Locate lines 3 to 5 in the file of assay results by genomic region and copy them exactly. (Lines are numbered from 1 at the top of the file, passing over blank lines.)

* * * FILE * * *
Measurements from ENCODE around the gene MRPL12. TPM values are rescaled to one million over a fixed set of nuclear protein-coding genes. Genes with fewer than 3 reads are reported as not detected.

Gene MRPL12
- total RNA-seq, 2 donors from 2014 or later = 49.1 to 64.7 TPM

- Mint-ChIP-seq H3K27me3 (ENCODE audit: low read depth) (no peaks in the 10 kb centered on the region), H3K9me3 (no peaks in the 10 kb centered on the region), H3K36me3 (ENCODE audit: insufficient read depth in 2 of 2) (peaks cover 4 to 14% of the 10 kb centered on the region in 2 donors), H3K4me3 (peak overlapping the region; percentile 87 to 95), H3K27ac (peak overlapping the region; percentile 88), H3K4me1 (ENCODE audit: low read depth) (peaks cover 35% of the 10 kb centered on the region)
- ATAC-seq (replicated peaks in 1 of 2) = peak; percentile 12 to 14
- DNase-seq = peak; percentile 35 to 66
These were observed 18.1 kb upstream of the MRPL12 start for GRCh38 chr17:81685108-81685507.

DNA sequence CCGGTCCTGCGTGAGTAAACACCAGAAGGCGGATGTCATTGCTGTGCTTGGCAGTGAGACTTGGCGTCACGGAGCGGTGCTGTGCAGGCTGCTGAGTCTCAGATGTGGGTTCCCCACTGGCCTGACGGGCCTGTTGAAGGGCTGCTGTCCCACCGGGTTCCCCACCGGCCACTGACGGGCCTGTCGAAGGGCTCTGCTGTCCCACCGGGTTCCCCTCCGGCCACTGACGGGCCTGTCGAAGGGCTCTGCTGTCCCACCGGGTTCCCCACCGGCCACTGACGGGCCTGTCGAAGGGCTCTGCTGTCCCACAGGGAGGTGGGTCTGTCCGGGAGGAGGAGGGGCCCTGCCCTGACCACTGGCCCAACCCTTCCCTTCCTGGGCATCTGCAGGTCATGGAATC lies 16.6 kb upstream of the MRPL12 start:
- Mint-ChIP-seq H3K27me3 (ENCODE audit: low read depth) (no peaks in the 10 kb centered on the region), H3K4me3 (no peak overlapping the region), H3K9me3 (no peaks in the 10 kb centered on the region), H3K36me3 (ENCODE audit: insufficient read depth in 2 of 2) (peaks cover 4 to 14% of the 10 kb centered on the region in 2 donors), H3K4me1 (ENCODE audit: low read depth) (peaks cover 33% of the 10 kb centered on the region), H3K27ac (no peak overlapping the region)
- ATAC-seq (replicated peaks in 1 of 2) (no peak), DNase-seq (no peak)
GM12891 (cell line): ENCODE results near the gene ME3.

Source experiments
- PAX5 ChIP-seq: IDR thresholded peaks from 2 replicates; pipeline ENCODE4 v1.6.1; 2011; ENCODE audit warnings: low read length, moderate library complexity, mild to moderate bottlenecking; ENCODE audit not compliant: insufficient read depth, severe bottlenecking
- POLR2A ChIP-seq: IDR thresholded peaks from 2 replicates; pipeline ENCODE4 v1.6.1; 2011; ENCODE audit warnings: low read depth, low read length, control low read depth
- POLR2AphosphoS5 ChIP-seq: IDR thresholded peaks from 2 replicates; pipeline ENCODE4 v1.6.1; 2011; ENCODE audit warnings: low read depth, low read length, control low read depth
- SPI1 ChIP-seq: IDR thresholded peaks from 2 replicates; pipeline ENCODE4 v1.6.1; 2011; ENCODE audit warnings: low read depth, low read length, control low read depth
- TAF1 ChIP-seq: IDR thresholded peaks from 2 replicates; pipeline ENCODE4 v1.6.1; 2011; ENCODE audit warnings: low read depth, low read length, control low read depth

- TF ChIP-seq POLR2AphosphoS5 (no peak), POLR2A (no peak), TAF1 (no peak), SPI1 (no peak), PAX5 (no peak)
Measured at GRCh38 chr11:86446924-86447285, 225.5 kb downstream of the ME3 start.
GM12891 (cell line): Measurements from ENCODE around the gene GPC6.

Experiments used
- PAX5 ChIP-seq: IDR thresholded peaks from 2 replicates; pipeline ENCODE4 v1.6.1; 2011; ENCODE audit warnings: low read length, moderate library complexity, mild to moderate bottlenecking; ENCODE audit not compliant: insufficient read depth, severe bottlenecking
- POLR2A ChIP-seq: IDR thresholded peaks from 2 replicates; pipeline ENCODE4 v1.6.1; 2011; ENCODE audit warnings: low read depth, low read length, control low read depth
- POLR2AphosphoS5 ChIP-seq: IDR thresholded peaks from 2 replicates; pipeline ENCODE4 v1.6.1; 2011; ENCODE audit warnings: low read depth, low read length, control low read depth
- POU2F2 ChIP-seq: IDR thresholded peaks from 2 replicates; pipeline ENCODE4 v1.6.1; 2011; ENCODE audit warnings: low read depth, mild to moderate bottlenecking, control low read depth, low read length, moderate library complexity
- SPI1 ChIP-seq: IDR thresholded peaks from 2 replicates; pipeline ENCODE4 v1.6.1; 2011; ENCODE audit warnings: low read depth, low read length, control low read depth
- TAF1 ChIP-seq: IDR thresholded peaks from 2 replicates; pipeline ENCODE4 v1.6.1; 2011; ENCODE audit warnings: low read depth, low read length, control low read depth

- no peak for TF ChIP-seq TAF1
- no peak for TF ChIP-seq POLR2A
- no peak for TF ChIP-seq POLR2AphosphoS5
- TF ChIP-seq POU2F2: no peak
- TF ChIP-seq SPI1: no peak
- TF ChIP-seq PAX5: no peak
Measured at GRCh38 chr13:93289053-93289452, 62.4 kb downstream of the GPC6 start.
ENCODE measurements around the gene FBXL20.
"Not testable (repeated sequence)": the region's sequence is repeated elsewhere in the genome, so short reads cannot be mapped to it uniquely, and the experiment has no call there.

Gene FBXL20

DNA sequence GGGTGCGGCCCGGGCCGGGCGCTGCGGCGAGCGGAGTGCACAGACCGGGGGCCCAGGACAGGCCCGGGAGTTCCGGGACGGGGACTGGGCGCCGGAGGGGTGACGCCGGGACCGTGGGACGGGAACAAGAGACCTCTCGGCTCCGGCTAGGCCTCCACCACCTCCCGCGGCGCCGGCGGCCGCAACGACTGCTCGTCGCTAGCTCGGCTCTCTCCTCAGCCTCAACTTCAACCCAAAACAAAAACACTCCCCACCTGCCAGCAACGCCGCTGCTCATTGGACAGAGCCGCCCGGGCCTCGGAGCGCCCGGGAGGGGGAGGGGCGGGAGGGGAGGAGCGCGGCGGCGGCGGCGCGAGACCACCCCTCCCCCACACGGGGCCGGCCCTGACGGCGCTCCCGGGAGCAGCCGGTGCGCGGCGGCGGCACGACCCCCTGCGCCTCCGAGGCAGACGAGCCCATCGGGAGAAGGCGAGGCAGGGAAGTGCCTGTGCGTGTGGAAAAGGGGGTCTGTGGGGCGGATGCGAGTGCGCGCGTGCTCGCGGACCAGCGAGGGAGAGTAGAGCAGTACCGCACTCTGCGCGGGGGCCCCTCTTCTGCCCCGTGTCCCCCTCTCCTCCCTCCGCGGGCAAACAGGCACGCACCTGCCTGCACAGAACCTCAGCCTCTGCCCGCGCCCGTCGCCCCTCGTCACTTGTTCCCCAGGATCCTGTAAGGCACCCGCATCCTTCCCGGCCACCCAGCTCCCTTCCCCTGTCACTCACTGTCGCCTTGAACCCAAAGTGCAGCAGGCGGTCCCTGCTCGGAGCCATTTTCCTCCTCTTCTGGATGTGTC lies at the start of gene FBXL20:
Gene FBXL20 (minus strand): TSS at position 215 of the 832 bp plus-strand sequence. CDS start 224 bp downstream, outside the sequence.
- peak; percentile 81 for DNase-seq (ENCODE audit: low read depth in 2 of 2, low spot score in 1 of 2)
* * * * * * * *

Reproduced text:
- total RNA-seq, 2 donors from 2014 or later = 49.1 to 64.7 TPM

- Mint-ChIP-seq H3K27me3 (ENCODE audit: low read depth) (no peaks in the 10 kb centered on the region), H3K9me3 (no peaks in the 10 kb centered on the region), H3K36me3 (ENCODE audit: insufficient read depth in 2 of 2) (peaks cover 4 to 14% of the 10 kb centered on the region in 2 donors), H3K4me3 (peak overlapping the region; percentile 87 to 95), H3K27ac (peak overlapping the region; percentile 88), H3K4me1 (ENCODE audit: low read depth) (peaks cover 35% of the 10 kb centered on the region)
- ATAC-seq (replicated peaks in 1 of 2) = peak; percentile 12 to 14